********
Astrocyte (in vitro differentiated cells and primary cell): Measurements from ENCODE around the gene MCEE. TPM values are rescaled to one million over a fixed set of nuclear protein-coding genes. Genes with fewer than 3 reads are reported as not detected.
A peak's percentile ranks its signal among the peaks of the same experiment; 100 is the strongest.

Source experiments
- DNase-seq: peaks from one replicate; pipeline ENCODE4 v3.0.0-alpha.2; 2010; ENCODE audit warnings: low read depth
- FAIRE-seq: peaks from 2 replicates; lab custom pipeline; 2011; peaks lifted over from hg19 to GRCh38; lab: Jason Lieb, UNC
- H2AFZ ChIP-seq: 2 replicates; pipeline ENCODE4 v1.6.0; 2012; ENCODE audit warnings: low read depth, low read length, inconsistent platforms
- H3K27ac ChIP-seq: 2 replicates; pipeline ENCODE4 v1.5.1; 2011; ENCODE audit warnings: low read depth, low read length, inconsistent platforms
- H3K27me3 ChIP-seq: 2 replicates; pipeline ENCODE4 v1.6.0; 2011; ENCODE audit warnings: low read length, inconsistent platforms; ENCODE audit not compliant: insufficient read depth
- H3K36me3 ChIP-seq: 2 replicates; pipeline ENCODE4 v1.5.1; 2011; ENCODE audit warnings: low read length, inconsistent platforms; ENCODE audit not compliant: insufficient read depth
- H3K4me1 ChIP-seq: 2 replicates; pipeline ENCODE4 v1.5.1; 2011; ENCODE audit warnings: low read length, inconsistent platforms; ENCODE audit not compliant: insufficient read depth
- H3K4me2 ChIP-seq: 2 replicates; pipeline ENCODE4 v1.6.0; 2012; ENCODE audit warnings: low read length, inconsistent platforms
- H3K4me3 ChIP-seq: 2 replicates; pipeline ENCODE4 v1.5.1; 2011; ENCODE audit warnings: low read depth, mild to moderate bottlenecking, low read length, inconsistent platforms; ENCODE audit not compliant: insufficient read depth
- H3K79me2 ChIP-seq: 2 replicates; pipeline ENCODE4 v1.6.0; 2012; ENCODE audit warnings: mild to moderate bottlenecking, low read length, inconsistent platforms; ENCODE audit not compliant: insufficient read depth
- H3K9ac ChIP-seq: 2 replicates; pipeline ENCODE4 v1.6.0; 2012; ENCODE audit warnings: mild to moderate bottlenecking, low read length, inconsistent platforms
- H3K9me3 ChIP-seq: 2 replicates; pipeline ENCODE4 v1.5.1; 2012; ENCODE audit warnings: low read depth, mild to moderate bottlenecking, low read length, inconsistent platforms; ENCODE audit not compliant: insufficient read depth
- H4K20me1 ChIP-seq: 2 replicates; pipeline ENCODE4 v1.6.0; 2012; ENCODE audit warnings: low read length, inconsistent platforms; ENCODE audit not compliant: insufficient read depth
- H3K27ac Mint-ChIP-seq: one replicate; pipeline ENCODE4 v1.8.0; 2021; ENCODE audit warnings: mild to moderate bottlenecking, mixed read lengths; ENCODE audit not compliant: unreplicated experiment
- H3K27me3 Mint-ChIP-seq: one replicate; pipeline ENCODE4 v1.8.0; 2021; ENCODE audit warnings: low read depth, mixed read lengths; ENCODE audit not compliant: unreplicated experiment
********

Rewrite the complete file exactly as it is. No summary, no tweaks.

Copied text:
Astrocyte (in vitro differentiated cells and primary cell): Measurements from ENCODE around the gene MCEE. TPM values are rescaled to one million over a fixed set of nuclear protein-coding genes. Genes with fewer than 3 reads are reported as not detected.
A peak's percentile ranks its signal among the peaks of the same experiment; 100 is the strongest.

Source experiments
- DNase-seq: peaks from one replicate; pipeline ENCODE4 v3.0.0-alpha.2; 2010; ENCODE audit warnings: low read depth
- FAIRE-seq: peaks from 2 replicates; lab custom pipeline; 2011; peaks lifted over from hg19 to GRCh38; lab: Jason Lieb, UNC
- H2AFZ ChIP-seq: 2 replicates; pipeline ENCODE4 v1.6.0; 2012; ENCODE audit warnings: low read depth, low read length, inconsistent platforms
- H3K27ac ChIP-seq: 2 replicates; pipeline ENCODE4 v1.5.1; 2011; ENCODE audit warnings: low read depth, low read length, inconsistent platforms
- H3K27me3 ChIP-seq: 2 replicates; pipeline ENCODE4 v1.6.0; 2011; ENCODE audit warnings: low read length, inconsistent platforms; ENCODE audit not compliant: insufficient read depth
- H3K36me3 ChIP-seq: 2 replicates; pipeline ENCODE4 v1.5.1; 2011; ENCODE audit warnings: low read length, inconsistent platforms; ENCODE audit not compliant: insufficient read depth
- H3K4me1 ChIP-seq: 2 replicates; pipeline ENCODE4 v1.5.1; 2011; ENCODE audit warnings: low read length, inconsistent platforms; ENCODE audit not compliant: insufficient read depth
- H3K4me2 ChIP-seq: 2 replicates; pipeline ENCODE4 v1.6.0; 2012; ENCODE audit warnings: low read length, inconsistent platforms
- H3K4me3 ChIP-seq: 2 replicates; pipeline ENCODE4 v1.5.1; 2011; ENCODE audit warnings: low read depth, mild to moderate bottlenecking, low read length, inconsistent platforms; ENCODE audit not compliant: insufficient read depth
- H3K79me2 ChIP-seq: 2 replicates; pipeline ENCODE4 v1.6.0; 2012; ENCODE audit warnings: mild to moderate bottlenecking, low read length, inconsistent platforms; ENCODE audit not compliant: insufficient read depth
- H3K9ac ChIP-seq: 2 replicates; pipeline ENCODE4 v1.6.0; 2012; ENCODE audit warnings: mild to moderate bottlenecking, low read length, inconsistent platforms
- H3K9me3 ChIP-seq: 2 replicates; pipeline ENCODE4 v1.5.1; 2012; ENCODE audit warnings: low read depth, mild to moderate bottlenecking, low read length, inconsistent platforms; ENCODE audit not compliant: insufficient read depth
- H4K20me1 ChIP-seq: 2 replicates; pipeline ENCODE4 v1.6.0; 2012; ENCODE audit warnings: low read length, inconsistent platforms; ENCODE audit not compliant: insufficient read depth
- H3K27ac Mint-ChIP-seq: one replicate; pipeline ENCODE4 v1.8.0; 2021; ENCODE audit warnings: mild to moderate bottlenecking, mixed read lengths; ENCODE audit not compliant: unreplicated experiment
- H3K27me3 Mint-ChIP-seq: one replicate; pipeline ENCODE4 v1.8.0; 2021; ENCODE audit warnings: low read depth, mixed read lengths; ENCODE audit not compliant: unreplicated experiment